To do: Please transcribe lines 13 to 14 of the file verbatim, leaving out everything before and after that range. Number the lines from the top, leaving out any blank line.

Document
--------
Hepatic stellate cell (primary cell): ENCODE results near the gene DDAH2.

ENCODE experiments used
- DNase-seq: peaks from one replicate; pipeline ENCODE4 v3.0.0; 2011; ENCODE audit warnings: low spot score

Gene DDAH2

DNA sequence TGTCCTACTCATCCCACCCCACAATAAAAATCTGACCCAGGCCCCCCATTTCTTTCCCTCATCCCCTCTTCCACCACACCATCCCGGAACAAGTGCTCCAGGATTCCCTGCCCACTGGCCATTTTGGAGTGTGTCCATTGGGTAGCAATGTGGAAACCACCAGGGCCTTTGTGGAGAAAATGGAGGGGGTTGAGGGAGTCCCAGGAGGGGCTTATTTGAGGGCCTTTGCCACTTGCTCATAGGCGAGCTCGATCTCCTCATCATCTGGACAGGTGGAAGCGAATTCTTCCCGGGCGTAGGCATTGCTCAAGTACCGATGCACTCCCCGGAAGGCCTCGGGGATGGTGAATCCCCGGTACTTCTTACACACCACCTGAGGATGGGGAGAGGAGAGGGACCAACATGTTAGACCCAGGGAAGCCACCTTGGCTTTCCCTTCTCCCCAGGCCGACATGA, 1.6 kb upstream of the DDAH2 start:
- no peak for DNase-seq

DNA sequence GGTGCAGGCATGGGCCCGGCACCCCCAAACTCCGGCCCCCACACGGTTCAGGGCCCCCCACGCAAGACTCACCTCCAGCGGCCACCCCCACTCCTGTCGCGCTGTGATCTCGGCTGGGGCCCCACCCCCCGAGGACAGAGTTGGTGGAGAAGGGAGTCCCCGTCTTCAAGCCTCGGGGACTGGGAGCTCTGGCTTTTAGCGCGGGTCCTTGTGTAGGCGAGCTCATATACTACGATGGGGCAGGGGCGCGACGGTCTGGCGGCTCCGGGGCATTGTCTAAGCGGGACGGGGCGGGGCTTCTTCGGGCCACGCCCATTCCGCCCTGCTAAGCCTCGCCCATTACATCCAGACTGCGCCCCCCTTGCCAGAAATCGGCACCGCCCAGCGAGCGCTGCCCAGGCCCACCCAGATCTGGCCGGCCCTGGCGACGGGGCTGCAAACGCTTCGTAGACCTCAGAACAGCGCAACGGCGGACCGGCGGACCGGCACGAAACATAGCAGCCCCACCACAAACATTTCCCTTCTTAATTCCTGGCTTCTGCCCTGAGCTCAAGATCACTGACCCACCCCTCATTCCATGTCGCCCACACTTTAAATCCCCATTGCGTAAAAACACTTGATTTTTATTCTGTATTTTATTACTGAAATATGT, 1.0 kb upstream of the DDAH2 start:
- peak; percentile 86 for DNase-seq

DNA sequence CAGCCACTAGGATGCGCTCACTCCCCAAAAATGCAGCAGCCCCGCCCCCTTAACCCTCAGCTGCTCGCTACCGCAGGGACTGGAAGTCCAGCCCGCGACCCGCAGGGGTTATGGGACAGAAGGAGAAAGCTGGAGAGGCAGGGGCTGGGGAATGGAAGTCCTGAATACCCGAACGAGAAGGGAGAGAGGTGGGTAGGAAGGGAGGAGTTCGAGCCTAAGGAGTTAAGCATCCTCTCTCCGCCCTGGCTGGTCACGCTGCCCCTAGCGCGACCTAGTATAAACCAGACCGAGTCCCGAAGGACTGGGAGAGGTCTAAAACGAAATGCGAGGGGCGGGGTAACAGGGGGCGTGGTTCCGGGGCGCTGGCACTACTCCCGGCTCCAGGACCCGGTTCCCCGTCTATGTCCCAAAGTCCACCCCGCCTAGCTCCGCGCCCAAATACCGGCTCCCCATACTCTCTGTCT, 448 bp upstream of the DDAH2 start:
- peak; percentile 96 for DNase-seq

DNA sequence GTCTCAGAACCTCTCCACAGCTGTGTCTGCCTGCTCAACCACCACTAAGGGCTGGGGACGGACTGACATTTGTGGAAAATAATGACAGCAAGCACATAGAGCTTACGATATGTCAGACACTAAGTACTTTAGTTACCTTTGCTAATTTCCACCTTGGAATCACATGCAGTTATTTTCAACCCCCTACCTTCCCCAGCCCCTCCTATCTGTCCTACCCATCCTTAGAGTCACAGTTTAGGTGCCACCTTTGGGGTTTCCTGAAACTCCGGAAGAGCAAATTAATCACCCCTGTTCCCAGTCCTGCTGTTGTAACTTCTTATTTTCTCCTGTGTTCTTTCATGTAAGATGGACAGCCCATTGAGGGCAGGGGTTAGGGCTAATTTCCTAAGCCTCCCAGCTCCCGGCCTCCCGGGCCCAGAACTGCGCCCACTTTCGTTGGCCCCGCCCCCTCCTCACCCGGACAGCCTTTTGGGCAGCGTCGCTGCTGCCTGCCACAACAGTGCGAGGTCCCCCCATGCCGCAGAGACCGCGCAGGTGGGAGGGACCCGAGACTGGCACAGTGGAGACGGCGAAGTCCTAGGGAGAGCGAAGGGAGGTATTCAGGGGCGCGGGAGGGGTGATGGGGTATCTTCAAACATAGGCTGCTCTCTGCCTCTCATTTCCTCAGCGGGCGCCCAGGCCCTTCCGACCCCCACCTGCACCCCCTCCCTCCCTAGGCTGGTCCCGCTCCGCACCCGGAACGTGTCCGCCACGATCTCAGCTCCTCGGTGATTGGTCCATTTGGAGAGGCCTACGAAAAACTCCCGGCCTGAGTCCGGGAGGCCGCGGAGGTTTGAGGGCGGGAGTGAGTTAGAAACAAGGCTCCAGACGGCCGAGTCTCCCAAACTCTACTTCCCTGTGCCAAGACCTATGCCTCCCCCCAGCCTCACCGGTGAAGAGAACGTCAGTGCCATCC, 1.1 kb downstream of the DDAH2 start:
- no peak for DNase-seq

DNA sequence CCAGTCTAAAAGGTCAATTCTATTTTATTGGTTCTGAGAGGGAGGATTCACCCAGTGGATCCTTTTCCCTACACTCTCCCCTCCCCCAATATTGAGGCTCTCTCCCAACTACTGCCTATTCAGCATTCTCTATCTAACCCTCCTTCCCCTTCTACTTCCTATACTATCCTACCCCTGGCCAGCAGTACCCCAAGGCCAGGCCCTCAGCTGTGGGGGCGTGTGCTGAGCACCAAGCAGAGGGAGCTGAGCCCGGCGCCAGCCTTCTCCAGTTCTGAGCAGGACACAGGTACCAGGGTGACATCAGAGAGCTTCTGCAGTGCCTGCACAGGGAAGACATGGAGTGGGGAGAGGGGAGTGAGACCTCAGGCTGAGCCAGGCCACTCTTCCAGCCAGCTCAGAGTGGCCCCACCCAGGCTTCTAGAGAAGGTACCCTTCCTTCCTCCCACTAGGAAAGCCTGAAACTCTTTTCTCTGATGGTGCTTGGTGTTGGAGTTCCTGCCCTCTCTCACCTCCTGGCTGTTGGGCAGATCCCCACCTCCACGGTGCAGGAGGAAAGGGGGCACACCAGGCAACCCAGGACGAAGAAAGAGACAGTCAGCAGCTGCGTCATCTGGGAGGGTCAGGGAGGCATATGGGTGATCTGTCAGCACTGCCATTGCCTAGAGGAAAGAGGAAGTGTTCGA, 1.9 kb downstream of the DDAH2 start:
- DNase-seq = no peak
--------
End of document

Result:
DNA sequence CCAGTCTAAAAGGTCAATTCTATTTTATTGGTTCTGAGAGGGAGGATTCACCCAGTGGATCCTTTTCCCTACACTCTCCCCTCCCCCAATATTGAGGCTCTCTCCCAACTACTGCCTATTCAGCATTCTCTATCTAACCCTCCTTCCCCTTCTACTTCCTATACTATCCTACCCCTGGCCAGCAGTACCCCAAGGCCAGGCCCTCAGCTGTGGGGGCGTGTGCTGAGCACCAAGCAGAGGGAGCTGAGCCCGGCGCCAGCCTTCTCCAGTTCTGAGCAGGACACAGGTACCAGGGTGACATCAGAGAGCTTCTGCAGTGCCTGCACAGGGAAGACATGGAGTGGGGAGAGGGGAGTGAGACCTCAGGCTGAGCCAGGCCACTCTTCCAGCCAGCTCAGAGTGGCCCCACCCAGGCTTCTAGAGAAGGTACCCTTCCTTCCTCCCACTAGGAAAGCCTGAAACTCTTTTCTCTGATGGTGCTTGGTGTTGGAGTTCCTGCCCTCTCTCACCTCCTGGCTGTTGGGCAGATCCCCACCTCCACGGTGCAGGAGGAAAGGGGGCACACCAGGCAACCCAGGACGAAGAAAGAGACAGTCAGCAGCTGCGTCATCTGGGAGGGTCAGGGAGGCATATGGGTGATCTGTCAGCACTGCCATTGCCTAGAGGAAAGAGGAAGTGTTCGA, 1.9 kb downstream of the DDAH2 start:
- DNase-seq = no peak